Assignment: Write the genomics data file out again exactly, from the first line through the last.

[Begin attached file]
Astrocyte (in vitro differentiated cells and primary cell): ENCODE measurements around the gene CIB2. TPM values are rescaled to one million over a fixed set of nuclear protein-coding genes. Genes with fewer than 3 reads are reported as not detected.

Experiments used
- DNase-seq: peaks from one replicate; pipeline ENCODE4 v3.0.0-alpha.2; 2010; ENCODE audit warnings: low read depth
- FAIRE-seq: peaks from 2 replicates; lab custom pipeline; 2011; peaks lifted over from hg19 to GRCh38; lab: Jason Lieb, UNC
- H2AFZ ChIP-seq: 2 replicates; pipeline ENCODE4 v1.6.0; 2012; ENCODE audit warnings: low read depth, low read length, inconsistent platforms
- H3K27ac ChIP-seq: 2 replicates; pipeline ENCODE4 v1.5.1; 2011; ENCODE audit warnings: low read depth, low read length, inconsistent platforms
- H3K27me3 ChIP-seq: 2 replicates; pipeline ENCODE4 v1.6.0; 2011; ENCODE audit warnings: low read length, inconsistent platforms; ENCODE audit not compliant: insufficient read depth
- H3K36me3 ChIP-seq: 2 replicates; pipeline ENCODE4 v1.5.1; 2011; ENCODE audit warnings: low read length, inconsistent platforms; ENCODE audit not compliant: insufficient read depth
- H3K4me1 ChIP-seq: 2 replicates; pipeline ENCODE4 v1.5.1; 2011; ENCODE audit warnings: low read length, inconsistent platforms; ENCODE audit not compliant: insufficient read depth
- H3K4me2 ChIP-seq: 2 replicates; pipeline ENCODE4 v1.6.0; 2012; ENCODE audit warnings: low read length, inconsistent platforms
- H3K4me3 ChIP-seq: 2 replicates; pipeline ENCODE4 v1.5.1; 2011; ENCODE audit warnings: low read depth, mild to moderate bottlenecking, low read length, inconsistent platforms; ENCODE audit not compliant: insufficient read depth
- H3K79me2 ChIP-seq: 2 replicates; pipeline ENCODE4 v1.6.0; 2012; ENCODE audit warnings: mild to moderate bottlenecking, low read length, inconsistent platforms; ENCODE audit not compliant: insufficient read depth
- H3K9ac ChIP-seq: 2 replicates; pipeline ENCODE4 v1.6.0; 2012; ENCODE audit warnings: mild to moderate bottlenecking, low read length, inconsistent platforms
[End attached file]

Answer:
Astrocyte (in vitro differentiated cells and primary cell): ENCODE measurements around the gene CIB2. TPM values are rescaled to one million over a fixed set of nuclear protein-coding genes. Genes with fewer than 3 reads are reported as not detected.

Experiments used
- DNase-seq: peaks from one replicate; pipeline ENCODE4 v3.0.0-alpha.2; 2010; ENCODE audit warnings: low read depth
- FAIRE-seq: peaks from 2 replicates; lab custom pipeline; 2011; peaks lifted over from hg19 to GRCh38; lab: Jason Lieb, UNC
- H2AFZ ChIP-seq: 2 replicates; pipeline ENCODE4 v1.6.0; 2012; ENCODE audit warnings: low read depth, low read length, inconsistent platforms
- H3K27ac ChIP-seq: 2 replicates; pipeline ENCODE4 v1.5.1; 2011; ENCODE audit warnings: low read depth, low read length, inconsistent platforms
- H3K27me3 ChIP-seq: 2 replicates; pipeline ENCODE4 v1.6.0; 2011; ENCODE audit warnings: low read length, inconsistent platforms; ENCODE audit not compliant: insufficient read depth
- H3K36me3 ChIP-seq: 2 replicates; pipeline ENCODE4 v1.5.1; 2011; ENCODE audit warnings: low read length, inconsistent platforms; ENCODE audit not compliant: insufficient read depth
- H3K4me1 ChIP-seq: 2 replicates; pipeline ENCODE4 v1.5.1; 2011; ENCODE audit warnings: low read length, inconsistent platforms; ENCODE audit not compliant: insufficient read depth
- H3K4me2 ChIP-seq: 2 replicates; pipeline ENCODE4 v1.6.0; 2012; ENCODE audit warnings: low read length, inconsistent platforms
- H3K4me3 ChIP-seq: 2 replicates; pipeline ENCODE4 v1.5.1; 2011; ENCODE audit warnings: low read depth, mild to moderate bottlenecking, low read length, inconsistent platforms; ENCODE audit not compliant: insufficient read depth
- H3K79me2 ChIP-seq: 2 replicates; pipeline ENCODE4 v1.6.0; 2012; ENCODE audit warnings: mild to moderate bottlenecking, low read length, inconsistent platforms; ENCODE audit not compliant: insufficient read depth
- H3K9ac ChIP-seq: 2 replicates; pipeline ENCODE4 v1.6.0; 2012; ENCODE audit warnings: mild to moderate bottlenecking, low read length, inconsistent platforms